World and Olympic champion Jan Zelezny of the Czech Republic missed the cut for the final eight who take the last three throws.

    The world record holder failed to record a mark at his first two tries and recorded 82.06 meters with his third attempt, finishing in ninth place.

    Barsosio wins women's 10,000 meters title

    Kenyan Sally Barsosio won the world women's 10,000 meters gold medal yesterday, timed with 31:32.93.

    Fernanda Ribeiro of Portugal took the silver (31:39.15) and Japanese Masako Chiba the bronze (31:41.93).

    Pedroso wins men's long jump title

    Cuban Ivan Pedroso won the world men's long jump gold medal yesterday, with 8.42 meters.

    Erick Walder of the United States took the silver (8.38) and Russian Kiril Sosunov the bronze (8.18).

    Sacramento wins women's 1,500 meters title

    Portuguese Carla Sacramento won the world women's 1,500 meters title yesterday with 4:04.24.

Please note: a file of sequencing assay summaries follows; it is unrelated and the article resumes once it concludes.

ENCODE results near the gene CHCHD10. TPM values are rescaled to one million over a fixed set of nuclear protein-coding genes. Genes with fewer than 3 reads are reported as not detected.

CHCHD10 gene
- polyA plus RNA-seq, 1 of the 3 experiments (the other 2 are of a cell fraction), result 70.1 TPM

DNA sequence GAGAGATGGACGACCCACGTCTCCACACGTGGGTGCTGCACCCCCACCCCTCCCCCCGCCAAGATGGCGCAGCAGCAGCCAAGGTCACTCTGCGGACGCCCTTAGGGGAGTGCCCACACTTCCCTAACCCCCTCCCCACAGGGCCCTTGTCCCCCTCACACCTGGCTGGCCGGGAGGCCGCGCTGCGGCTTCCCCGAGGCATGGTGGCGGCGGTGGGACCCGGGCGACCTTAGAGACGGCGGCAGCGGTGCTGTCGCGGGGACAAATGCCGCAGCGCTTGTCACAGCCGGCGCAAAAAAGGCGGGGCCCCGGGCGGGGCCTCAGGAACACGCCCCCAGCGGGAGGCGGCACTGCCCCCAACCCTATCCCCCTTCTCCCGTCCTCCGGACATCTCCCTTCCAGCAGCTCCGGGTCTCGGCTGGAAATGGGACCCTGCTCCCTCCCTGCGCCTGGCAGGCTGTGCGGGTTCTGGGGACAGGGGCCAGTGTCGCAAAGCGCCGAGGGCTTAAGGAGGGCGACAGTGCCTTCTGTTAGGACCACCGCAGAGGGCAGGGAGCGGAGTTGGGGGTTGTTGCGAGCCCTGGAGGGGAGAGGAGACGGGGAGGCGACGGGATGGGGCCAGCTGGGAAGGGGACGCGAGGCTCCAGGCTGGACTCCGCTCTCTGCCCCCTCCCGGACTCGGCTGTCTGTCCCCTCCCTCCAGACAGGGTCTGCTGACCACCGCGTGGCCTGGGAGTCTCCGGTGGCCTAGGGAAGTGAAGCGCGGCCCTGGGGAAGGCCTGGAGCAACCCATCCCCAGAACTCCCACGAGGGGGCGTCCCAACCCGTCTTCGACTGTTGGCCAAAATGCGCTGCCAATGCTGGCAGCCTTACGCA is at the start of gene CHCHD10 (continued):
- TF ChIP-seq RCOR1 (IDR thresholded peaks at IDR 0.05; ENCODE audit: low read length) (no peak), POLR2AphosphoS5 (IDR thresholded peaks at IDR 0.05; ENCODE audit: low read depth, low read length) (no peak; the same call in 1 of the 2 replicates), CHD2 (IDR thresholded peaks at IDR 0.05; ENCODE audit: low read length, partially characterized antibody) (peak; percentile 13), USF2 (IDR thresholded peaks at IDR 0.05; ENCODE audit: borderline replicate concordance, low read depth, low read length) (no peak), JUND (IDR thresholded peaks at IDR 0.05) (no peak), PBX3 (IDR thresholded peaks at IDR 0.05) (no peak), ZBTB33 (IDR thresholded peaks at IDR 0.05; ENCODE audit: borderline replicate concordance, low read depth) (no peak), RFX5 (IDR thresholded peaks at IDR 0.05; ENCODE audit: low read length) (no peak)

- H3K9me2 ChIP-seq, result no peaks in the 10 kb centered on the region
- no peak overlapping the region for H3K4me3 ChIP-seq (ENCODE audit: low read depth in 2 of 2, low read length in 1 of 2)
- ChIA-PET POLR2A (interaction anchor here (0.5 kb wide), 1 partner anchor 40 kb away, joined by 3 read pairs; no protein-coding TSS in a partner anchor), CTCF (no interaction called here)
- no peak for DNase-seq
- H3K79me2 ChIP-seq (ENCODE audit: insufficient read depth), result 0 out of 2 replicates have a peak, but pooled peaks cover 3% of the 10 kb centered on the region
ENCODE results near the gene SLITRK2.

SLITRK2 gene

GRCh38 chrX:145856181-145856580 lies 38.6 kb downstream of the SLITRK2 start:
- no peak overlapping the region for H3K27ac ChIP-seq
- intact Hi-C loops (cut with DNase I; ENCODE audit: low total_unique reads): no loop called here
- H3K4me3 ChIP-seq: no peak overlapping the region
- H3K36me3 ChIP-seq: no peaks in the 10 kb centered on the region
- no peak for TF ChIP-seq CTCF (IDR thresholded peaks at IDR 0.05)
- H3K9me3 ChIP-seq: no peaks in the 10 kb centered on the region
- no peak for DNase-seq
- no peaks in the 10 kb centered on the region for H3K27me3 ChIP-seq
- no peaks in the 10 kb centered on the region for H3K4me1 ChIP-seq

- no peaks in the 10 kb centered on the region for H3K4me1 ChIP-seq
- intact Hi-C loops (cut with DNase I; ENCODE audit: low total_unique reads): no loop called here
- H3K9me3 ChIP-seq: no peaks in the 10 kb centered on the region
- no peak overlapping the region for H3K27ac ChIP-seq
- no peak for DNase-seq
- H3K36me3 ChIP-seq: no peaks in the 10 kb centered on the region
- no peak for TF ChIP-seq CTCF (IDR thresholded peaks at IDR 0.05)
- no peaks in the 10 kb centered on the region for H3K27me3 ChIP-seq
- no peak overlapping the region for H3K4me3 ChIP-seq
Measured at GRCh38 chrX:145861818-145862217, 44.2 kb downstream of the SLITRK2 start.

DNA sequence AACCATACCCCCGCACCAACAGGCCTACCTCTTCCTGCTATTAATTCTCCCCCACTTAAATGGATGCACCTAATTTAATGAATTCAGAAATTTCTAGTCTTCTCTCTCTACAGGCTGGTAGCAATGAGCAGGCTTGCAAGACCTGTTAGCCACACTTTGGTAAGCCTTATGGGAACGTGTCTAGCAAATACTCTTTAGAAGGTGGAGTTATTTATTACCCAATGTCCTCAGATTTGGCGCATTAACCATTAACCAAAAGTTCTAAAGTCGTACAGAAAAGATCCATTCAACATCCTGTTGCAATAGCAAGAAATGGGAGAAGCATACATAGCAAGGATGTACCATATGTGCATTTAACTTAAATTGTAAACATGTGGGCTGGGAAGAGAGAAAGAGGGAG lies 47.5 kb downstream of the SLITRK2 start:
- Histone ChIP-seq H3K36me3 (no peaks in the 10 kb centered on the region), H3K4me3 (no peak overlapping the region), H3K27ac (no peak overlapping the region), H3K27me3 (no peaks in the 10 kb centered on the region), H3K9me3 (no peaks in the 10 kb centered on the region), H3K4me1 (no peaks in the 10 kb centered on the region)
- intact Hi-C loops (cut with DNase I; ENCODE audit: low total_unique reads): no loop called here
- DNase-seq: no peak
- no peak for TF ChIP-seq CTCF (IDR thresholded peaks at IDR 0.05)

American Regina Jacobs took the silver (4:04.63) and Anita Weyermann of Switzerland the bronze (4:04.70).

    Medals table

    Medals table after the fourth day of competition at the World Athletics Championships yesterday:

    United States: 3 gold, 3 silver, 4 bronze Germany: 2 gold, 1 bronze Ukraine: 1 gold, 2 silver, 1 bronze Portugal: 1 gold, 1 silver South Africa: 1 gold, 1 silver Australia: 1 gold Cuba: 1 gold Czech Republic: 1 gold France: 1 gold Kenya: 1 gold Mexico: 1 gold Britain: 2 silver Russia: 1 silver, 2 bronze Canada: 1 silver Jamaica: 1 silver Romania: 1 silver Uganda: 1 silver Bahamas: 1 bronze Belarus: 1 bronze Greece: 1 bronze Japan: 1 bronze Lithuania: 1 bronze Switzerland: 1 bronze